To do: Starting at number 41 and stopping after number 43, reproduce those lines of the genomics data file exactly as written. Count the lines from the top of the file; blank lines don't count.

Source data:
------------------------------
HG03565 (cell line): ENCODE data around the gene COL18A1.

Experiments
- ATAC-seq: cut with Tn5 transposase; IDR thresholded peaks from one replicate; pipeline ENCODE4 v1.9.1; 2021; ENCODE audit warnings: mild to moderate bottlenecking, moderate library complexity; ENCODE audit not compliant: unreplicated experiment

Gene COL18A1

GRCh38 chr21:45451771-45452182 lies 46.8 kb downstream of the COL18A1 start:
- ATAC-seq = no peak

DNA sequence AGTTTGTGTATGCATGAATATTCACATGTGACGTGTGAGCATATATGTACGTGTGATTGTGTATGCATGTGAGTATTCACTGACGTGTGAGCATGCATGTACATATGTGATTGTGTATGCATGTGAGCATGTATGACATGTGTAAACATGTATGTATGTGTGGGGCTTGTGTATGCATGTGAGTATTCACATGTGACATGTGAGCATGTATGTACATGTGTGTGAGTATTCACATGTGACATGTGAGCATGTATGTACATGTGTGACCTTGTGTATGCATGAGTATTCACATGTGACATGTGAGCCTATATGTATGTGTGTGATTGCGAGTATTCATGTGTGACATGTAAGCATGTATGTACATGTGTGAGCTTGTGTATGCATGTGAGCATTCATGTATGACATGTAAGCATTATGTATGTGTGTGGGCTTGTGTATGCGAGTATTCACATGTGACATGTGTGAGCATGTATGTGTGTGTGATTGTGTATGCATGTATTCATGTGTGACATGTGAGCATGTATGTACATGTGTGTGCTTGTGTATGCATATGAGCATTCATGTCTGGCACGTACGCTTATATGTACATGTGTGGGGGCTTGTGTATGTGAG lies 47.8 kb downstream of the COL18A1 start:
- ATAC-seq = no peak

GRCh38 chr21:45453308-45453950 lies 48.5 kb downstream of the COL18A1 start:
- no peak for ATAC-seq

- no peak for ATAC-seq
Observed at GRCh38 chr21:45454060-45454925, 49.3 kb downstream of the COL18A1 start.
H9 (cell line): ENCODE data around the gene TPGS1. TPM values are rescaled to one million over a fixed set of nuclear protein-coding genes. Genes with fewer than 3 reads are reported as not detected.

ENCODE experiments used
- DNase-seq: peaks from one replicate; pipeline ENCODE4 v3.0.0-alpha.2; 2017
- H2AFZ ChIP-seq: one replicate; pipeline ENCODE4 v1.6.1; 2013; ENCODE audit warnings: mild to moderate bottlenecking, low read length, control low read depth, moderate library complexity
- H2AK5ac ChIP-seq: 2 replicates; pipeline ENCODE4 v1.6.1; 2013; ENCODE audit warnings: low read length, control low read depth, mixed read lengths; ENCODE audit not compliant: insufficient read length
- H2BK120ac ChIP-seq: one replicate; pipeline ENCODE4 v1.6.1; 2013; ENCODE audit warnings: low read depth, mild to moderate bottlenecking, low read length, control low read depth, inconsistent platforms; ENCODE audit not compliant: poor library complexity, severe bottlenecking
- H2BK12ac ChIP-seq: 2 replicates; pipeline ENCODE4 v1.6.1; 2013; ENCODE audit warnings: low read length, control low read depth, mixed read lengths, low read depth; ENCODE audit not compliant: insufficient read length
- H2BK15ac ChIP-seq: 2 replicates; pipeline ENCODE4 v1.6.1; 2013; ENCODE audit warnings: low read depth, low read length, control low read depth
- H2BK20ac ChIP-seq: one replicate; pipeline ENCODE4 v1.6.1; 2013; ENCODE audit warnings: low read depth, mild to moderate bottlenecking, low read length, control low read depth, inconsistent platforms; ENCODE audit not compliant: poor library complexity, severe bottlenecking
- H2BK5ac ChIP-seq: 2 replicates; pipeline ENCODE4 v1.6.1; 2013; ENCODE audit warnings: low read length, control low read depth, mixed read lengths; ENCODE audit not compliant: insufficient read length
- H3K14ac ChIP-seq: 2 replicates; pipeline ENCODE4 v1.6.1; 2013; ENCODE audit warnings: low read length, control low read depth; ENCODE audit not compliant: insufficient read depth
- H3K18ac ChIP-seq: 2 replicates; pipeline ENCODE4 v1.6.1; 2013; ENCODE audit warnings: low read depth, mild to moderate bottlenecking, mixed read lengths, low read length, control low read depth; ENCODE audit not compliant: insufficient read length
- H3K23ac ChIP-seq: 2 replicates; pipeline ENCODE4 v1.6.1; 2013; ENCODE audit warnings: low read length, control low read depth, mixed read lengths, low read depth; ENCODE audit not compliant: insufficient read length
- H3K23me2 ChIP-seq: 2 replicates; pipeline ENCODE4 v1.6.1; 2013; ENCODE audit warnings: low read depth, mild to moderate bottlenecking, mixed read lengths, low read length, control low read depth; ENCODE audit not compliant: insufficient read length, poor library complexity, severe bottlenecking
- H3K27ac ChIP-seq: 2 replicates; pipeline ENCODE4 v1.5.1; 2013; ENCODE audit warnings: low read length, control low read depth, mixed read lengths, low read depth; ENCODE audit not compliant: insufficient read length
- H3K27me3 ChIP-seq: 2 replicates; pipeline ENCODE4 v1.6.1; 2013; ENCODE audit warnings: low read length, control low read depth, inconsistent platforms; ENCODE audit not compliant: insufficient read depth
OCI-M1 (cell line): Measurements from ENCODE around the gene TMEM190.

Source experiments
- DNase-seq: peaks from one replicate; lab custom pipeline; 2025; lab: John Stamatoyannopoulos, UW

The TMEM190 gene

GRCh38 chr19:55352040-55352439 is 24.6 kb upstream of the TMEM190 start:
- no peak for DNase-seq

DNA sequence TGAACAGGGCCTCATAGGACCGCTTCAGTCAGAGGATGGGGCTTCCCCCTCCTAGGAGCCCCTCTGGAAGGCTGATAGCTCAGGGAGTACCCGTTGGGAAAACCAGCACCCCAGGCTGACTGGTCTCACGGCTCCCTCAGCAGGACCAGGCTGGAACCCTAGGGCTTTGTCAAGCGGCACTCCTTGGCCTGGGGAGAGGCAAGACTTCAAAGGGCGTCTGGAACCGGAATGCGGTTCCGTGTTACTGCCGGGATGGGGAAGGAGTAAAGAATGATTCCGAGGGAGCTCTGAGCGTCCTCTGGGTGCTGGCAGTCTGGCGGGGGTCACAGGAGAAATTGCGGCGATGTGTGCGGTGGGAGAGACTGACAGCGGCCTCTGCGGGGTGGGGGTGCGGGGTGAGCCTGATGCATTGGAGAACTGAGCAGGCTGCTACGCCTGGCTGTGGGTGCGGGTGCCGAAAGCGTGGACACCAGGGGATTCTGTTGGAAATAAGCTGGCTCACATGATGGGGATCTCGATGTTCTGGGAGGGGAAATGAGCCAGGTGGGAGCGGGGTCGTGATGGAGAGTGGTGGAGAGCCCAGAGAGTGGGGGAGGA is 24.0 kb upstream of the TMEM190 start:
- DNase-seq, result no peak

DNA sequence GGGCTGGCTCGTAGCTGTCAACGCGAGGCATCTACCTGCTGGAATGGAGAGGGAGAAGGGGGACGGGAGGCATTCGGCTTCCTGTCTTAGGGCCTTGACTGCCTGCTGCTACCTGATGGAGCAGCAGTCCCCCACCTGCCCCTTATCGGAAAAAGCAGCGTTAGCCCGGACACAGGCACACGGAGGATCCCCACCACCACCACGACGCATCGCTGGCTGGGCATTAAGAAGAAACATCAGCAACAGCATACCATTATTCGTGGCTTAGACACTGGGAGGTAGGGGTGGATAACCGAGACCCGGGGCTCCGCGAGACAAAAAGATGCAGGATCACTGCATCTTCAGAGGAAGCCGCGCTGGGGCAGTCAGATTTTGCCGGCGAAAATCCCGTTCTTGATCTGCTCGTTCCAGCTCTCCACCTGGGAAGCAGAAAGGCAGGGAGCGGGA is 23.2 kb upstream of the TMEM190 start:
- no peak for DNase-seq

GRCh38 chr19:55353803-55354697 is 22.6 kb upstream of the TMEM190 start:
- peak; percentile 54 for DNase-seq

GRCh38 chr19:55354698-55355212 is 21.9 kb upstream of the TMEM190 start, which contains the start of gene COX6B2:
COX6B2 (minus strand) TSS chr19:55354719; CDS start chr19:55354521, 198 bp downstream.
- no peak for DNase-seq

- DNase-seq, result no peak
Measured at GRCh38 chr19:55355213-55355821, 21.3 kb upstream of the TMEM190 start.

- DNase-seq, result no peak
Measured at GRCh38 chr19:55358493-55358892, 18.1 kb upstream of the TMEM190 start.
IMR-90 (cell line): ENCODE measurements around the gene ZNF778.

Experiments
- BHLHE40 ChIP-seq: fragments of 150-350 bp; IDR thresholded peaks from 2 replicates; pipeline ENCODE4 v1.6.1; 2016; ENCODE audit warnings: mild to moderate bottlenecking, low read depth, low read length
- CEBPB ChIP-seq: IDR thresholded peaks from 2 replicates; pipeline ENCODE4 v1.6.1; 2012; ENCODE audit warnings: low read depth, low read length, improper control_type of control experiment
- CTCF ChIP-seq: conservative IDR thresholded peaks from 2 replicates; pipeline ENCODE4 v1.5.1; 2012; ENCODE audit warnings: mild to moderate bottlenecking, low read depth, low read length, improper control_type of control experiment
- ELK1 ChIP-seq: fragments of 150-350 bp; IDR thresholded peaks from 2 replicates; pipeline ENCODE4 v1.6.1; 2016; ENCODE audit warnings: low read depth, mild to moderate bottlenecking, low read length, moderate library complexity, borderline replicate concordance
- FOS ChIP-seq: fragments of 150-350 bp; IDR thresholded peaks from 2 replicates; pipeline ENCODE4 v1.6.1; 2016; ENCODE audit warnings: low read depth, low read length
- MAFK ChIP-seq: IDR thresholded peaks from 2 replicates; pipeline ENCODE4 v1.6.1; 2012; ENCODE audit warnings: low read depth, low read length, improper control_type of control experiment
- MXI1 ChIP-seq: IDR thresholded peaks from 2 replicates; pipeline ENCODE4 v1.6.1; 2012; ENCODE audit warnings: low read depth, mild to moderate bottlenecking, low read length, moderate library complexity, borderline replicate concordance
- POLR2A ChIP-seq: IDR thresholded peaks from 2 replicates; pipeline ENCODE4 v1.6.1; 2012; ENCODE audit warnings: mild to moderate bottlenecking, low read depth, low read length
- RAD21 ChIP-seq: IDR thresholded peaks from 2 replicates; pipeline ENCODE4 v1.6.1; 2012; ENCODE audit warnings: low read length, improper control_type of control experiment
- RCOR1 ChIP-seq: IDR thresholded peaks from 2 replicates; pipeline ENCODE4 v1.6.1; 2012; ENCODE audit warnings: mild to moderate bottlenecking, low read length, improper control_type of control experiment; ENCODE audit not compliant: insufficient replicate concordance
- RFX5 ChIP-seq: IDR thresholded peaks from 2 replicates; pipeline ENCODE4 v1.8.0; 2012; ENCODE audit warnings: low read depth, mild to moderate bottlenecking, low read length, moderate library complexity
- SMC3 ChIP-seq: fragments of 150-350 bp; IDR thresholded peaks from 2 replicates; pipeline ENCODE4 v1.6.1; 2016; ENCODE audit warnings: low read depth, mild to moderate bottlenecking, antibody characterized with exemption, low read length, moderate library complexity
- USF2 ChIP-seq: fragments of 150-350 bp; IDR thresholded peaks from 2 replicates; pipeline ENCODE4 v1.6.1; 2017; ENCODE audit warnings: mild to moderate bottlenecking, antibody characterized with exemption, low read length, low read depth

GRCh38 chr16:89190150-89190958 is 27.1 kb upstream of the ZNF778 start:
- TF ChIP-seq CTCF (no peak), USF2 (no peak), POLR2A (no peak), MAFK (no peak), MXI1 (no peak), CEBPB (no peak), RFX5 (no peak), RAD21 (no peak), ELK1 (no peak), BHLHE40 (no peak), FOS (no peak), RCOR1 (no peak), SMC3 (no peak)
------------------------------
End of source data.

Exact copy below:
GRCh38 chr19:55354698-55355212 is 21.9 kb upstream of the TMEM190 start, which contains the start of gene COX6B2:
COX6B2 (minus strand) TSS chr19:55354719; CDS start chr19:55354521, 198 bp downstream.
- no peak for DNase-seq